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Downwind : a people's history of the nuclear West / Sarah Alisabeth Fox.

By: Fox, Sarah Alisabeth, 1981- [author.].
Material type: TextTextSeries: JSTOR eBooks.Publisher: Lincoln : University of Nebraska Press, [2014]Description: 1 online resource (xiii, 285 pages) : illustrations, maps.Content type: text Media type: computer Carrier type: online resourceISBN: 9780803269491; 0803269498; 0803269501; 9780803269507; 080326951X; 9780803269514.Subject(s): Uranium miners -- Health and hygiene -- West (U.S.) | Uranium mines and mining -- Health aspects -- Navajo Nation, Arizona, New Mexico & Utah | Nuclear weapons testing victims -- West (U.S.) | Nuclear weapons -- Testing -- Health aspects | Nuclear industry -- Health aspects -- West (U.S.) | Radiation -- Health aspects -- West (U.S.)Genre/Form: Electronic books.Additional physical formats: Print version:: Downwind.DDC classification: 363.7380978 LOC classification: RA569 | .F69 2014Online resources: Click here to view this ebook.
Contents:
Living under the cloud -- Unearthing yellow monsters -- Home on the range -- Locally grown -- Writing down names -- Critical mass -- Conclusion.
Summary: An unflinching tale that reveals the intentional disregard for human and animal life through nuclear testing by the federal government and uranium extraction by mining corporations during and after the Cold War. Sarah Alisabeth Fox highlights the personal cost of nuclear testing and uranium extraction in the American West through extensive interviews with "downwinders," the Native American and non-Native residents of the Great Basin region affected by nuclear environmental contamination and nuclear-testing fallout. These downwinders tell tales of communities ravaged by cancer epidemics, farmers and ranchers economically ruined by massive crop and animal deaths, and Native miners working in dangerous conditions without proper safety equipment so that the government could surreptitiously study the effects of radiation on humans. In chilling detail Downwind brings to light the stories and concerns of these groups whose voices have been silenced and marginalized for decades in the name of "patriotism" and "national security."--Publisher description.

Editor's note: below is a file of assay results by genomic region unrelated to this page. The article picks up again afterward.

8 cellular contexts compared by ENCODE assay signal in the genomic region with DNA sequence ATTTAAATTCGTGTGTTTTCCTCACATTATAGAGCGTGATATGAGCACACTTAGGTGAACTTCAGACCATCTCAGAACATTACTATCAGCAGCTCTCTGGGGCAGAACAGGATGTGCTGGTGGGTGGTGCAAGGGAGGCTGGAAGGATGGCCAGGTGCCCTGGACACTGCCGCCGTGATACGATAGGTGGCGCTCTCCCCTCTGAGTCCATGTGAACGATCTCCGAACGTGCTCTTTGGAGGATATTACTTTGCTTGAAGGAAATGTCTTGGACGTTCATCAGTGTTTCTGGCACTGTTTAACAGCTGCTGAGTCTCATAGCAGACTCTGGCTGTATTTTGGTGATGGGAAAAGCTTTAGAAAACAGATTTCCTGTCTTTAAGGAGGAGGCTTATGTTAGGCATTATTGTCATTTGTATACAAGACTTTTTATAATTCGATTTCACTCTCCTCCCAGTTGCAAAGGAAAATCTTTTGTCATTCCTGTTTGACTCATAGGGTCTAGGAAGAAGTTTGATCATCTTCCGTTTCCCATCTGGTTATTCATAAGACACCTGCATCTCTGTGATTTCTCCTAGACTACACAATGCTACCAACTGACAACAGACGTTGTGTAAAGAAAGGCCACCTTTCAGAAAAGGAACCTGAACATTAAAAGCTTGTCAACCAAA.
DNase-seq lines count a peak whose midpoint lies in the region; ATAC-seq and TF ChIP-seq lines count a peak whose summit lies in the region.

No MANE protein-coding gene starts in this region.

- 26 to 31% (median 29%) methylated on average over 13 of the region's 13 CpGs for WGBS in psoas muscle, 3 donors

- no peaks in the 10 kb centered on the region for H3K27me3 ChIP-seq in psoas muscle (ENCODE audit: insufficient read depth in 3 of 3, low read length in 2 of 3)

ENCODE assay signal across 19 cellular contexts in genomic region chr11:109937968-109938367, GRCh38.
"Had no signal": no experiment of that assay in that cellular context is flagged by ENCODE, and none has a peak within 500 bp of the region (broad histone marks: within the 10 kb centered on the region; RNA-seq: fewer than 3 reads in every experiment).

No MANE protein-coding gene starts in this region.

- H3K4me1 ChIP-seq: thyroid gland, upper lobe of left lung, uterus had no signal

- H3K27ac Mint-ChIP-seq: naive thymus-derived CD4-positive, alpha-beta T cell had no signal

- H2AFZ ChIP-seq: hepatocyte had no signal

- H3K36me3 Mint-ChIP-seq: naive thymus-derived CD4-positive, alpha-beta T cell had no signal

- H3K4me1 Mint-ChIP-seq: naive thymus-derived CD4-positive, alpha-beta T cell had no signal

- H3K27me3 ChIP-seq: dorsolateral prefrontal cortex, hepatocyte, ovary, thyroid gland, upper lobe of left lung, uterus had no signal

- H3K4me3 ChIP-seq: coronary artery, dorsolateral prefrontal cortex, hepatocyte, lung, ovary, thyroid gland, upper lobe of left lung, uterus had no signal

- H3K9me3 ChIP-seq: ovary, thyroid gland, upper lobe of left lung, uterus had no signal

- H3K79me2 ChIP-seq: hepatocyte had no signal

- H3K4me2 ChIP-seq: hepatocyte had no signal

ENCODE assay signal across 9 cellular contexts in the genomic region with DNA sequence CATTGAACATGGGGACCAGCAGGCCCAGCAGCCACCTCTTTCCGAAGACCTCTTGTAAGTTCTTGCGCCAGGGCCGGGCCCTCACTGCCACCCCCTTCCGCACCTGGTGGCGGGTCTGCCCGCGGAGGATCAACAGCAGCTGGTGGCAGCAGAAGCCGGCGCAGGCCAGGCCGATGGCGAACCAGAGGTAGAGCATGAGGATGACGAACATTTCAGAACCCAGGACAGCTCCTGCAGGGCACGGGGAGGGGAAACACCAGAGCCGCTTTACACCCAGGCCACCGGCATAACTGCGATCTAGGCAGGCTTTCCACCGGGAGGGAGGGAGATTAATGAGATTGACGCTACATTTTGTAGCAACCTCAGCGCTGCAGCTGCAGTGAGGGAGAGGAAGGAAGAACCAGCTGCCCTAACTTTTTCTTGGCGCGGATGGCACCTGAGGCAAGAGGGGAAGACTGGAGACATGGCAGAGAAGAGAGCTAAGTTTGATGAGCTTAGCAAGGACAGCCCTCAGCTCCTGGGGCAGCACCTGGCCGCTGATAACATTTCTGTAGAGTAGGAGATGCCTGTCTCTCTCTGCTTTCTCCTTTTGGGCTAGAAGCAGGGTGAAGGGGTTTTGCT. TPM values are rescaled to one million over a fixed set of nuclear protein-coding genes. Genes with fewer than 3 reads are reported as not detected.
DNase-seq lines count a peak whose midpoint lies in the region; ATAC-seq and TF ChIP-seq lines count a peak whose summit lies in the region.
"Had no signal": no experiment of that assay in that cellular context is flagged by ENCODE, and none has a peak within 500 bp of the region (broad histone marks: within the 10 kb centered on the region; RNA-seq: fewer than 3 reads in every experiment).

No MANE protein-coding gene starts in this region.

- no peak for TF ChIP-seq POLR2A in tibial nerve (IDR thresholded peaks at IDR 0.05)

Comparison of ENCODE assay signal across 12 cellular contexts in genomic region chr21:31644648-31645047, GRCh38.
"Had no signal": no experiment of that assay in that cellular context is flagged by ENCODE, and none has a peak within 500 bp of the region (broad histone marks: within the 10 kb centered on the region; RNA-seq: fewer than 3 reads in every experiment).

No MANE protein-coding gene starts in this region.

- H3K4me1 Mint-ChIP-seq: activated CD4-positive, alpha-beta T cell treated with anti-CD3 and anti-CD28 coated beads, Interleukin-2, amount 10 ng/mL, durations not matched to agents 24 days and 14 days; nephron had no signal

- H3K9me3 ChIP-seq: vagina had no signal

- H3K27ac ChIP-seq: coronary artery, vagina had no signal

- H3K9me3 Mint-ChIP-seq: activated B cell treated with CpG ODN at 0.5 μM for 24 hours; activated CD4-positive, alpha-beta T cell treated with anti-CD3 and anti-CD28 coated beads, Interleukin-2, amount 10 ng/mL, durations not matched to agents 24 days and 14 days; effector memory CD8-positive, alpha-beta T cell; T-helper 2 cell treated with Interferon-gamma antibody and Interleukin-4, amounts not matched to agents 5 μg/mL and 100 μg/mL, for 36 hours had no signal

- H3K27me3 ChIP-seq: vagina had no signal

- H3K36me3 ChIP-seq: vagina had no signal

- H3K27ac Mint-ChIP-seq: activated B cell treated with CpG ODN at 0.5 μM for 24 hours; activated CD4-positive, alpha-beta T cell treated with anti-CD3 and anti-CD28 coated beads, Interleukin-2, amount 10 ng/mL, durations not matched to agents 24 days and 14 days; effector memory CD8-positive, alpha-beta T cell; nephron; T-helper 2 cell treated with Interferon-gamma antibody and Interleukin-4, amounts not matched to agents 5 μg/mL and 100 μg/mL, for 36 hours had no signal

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Item type Current location Call number URL Status Date due Barcode
Electronic Book UT Tyler Online
Online
RA569 .F69 2014 (Browse shelf) https://ezproxy.uttyler.edu/login?url=http://www.jstor.org/stable/10.2307/j.ctt1d9nk3t Available ocn890750079

Includes bibliographical references and index.

Living under the cloud -- Unearthing yellow monsters -- Home on the range -- Locally grown -- Writing down names -- Critical mass -- Conclusion.

An unflinching tale that reveals the intentional disregard for human and animal life through nuclear testing by the federal government and uranium extraction by mining corporations during and after the Cold War. Sarah Alisabeth Fox highlights the personal cost of nuclear testing and uranium extraction in the American West through extensive interviews with "downwinders," the Native American and non-Native residents of the Great Basin region affected by nuclear environmental contamination and nuclear-testing fallout. These downwinders tell tales of communities ravaged by cancer epidemics, farmers and ranchers economically ruined by massive crop and animal deaths, and Native miners working in dangerous conditions without proper safety equipment so that the government could surreptitiously study the effects of radiation on humans. In chilling detail Downwind brings to light the stories and concerns of these groups whose voices have been silenced and marginalized for decades in the name of "patriotism" and "national security."--Publisher description.

Print version record.

Author notes provided by Syndetics

<p> Sarah Alisabeth Fox is a freelance writer and editor. Her articles and reviews have appeared in Montana, the Magazine of Western History and Western Historical Quarterly .</p>

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